Another old notebook entry. From August 17, 2013:
I used to think poetry was just sub-par philosophy. But I am beginning to know better. The goal of philosophy is to convey the truth in the most clear and distinct way, logically and rationally. One must choose one’s words very carefully so as to make exactly the right distinctions and not confuse terms or concepts. The poet must also choose just the right words so as to both convey/evoke the truth and to form aesthetically pleasing (or at least powerful) phrasing. And not only this, but I think that the conveying of truth is principally done through the aesthetics of the words, sounds, and images rather than through the literal meanings of the words themselves, as is the case in philosophy. Whereas in philosophy each word should have only one precise definition so as to avoid equivocation and misunderstanding, sometimes in poetry it is these double-meanings or a word’s relation to the other words that give a line a richer meaning.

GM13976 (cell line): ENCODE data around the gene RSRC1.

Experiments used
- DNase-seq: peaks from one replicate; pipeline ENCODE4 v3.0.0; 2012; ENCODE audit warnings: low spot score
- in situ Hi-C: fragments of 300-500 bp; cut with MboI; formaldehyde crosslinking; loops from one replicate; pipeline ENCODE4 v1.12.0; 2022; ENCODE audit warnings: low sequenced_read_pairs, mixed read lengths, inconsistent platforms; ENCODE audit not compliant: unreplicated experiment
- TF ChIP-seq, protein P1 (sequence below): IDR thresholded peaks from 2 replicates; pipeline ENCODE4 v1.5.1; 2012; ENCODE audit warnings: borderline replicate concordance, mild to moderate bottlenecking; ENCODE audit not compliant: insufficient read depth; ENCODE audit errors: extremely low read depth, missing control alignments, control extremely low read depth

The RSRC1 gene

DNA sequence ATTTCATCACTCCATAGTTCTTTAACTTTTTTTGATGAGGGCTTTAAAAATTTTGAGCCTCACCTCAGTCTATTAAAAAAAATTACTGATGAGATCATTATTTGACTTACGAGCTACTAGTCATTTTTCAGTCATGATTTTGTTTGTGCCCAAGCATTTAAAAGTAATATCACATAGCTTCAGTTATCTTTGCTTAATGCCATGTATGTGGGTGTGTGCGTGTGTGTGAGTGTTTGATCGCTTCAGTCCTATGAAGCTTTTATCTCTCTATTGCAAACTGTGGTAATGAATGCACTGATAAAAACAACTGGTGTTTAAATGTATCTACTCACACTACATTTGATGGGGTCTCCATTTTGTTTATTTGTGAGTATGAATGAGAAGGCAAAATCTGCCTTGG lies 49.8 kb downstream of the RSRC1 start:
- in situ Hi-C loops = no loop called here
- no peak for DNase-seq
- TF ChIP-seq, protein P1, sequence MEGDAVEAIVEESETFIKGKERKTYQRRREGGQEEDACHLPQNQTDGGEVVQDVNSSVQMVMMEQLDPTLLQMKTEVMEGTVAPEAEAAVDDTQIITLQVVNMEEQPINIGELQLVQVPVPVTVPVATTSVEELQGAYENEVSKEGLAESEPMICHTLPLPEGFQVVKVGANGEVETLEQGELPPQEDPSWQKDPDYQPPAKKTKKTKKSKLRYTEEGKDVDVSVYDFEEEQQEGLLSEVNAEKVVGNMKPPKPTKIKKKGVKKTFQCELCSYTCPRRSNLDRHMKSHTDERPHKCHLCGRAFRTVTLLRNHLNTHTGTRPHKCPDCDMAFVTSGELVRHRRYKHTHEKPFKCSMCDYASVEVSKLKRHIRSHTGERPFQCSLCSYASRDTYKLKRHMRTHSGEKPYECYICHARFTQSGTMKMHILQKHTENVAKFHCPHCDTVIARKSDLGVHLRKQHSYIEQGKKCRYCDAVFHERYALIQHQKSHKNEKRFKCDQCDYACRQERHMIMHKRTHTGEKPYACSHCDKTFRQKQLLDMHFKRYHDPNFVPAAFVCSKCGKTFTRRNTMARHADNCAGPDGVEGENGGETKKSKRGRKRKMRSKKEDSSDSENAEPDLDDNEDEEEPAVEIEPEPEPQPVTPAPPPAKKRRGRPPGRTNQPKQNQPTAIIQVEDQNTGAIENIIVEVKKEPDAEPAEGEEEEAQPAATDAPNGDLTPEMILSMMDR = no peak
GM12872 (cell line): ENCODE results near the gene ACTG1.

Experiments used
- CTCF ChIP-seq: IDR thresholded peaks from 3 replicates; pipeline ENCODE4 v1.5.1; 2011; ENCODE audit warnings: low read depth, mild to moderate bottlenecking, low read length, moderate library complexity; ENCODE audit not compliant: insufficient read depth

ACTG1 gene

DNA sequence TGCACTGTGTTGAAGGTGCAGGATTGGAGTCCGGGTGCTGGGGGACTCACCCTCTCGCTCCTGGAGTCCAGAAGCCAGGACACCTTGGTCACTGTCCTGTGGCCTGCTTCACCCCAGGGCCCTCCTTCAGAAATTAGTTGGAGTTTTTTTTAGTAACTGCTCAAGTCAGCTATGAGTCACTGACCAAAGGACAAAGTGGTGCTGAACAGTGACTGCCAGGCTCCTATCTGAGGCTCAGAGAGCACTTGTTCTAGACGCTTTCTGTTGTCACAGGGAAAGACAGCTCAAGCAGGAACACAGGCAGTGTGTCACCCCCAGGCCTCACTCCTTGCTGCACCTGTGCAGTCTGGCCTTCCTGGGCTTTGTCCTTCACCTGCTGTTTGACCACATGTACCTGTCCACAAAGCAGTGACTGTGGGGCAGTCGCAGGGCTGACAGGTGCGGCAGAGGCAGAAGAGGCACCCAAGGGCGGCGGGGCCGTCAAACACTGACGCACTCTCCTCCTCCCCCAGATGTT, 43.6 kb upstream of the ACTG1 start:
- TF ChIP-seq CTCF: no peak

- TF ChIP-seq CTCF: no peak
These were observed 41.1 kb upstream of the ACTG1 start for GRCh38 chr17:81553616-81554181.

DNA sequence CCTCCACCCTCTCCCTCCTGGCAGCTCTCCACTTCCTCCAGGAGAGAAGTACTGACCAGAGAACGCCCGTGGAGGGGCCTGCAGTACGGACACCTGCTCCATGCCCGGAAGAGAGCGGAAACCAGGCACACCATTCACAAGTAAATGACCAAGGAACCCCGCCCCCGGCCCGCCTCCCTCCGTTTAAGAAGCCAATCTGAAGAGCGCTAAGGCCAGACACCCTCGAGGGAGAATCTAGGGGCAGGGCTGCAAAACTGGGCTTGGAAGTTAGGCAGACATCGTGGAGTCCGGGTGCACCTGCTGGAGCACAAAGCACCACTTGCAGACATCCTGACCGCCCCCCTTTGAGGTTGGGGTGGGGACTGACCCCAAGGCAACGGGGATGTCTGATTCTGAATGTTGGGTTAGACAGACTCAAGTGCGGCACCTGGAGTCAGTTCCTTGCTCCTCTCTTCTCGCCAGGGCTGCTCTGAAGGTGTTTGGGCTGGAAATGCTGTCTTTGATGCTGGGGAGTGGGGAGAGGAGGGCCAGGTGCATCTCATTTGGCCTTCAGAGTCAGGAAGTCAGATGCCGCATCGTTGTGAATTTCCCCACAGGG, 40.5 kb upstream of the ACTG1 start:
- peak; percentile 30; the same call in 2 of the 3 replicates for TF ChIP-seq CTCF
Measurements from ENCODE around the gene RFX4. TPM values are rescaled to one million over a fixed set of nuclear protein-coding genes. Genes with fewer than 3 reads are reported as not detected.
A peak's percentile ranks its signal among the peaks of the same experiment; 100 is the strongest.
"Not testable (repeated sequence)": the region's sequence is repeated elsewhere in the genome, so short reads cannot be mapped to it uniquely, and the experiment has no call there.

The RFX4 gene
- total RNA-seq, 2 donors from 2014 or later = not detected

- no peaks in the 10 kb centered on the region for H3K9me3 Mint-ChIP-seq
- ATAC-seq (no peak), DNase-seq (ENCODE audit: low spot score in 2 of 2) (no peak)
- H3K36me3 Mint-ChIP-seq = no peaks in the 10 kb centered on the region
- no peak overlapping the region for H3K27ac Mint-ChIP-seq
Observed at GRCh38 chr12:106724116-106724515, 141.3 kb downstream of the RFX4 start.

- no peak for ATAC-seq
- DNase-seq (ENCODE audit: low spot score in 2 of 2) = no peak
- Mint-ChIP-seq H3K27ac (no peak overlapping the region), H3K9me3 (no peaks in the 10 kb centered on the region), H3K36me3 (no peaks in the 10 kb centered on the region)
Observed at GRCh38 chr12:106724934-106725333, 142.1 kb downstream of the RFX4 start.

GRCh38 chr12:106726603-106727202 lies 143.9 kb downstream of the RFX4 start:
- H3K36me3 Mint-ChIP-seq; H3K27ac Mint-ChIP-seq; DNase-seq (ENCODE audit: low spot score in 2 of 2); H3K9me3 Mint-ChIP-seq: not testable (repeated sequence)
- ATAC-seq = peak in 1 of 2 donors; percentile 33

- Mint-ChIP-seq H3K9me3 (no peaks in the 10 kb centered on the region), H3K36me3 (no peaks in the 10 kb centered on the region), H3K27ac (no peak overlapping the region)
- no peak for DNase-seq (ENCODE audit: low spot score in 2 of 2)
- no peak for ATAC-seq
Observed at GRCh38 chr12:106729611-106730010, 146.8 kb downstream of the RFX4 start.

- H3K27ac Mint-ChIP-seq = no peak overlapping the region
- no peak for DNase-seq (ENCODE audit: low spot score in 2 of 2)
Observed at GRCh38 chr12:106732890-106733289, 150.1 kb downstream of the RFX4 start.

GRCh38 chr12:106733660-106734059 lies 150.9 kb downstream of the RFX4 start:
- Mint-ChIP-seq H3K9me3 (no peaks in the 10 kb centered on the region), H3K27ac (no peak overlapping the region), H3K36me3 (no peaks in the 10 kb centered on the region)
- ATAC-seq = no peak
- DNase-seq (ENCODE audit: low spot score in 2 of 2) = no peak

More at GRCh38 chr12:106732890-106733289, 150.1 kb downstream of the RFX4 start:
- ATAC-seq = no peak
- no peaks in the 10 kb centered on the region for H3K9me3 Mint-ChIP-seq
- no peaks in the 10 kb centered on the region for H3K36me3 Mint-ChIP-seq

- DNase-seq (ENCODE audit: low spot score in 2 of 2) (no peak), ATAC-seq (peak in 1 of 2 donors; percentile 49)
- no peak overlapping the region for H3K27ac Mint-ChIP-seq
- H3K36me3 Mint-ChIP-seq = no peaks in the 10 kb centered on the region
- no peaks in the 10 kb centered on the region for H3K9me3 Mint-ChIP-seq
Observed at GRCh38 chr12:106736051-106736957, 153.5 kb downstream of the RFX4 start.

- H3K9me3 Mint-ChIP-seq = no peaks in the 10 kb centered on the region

Since I am a philosopher and a left-brainer by nature, I think I will always read poetry through these eyes. I don’t think I will ever understand people who have a mostly poetic/artistic understanding of the world. However, I think I should try harder to appreciate poetry and maybe try to express myself through that medium as it will most likely broaden my perception and experience and understanding of the world.
I think the best poets are also (good) philosophers, just aesthetically-minded ones. Choosing words: very important. Why haven’t I thought of this before? Forcing myself to express myself through poetry might help me be a better conversationalist. I don’t force myself to find the right words very often. My powers of description have waned…I should try to get them back. I may have been led astray when being taught about poetry in high school. I was told the “what’s” but not the “why’s.” That’s such a cliche, but it’s true. I know poets use metaphors and similes, etc., but I never had a real understanding of why that was such a common characteristic of poetry. I am beginning to understand.
Sorry for the ramblings into which my notebook entries inevitably devolve. Hopefully something I said in here was worthwhile. We’ll see…